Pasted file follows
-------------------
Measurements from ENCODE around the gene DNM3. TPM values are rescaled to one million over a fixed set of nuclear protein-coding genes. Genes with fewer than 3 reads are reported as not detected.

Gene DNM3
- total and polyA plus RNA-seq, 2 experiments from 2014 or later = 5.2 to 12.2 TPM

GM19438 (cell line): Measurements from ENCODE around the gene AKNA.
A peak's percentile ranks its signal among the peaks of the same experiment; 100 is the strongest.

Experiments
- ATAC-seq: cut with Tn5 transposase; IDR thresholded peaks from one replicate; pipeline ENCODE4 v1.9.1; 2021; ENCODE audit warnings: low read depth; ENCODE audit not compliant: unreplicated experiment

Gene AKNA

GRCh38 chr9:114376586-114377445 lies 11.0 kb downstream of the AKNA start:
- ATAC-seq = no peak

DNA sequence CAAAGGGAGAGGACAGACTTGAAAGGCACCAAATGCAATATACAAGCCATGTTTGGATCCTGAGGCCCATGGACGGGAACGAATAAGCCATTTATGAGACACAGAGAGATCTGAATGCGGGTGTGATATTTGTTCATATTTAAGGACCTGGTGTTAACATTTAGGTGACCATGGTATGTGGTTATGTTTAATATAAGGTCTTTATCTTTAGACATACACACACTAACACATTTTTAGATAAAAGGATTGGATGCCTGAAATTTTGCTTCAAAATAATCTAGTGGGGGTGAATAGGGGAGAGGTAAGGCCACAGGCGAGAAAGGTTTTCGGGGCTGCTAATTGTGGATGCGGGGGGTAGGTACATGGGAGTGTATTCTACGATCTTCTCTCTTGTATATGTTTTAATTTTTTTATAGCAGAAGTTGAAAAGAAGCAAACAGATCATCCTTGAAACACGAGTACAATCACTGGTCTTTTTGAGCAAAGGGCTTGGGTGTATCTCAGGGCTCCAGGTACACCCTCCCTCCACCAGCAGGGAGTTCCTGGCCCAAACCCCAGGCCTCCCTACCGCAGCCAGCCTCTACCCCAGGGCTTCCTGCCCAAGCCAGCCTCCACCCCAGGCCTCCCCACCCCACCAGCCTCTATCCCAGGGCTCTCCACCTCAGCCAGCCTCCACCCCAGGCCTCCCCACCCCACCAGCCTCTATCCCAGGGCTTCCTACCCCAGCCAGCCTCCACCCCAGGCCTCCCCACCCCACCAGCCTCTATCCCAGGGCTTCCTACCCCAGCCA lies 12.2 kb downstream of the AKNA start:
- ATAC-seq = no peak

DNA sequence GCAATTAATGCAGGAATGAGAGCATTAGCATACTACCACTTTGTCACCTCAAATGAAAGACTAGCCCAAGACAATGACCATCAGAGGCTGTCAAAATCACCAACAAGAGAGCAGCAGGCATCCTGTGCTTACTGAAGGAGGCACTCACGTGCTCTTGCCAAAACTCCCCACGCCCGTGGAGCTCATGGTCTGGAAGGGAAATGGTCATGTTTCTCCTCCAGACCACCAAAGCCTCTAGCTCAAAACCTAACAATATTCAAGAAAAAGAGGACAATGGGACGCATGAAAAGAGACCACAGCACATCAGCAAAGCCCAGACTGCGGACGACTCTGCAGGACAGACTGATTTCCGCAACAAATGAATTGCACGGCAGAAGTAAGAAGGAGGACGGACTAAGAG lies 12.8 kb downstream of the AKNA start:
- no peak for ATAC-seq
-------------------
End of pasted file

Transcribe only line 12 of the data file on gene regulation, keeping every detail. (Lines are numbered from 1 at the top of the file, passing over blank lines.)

- ATAC-seq = no peak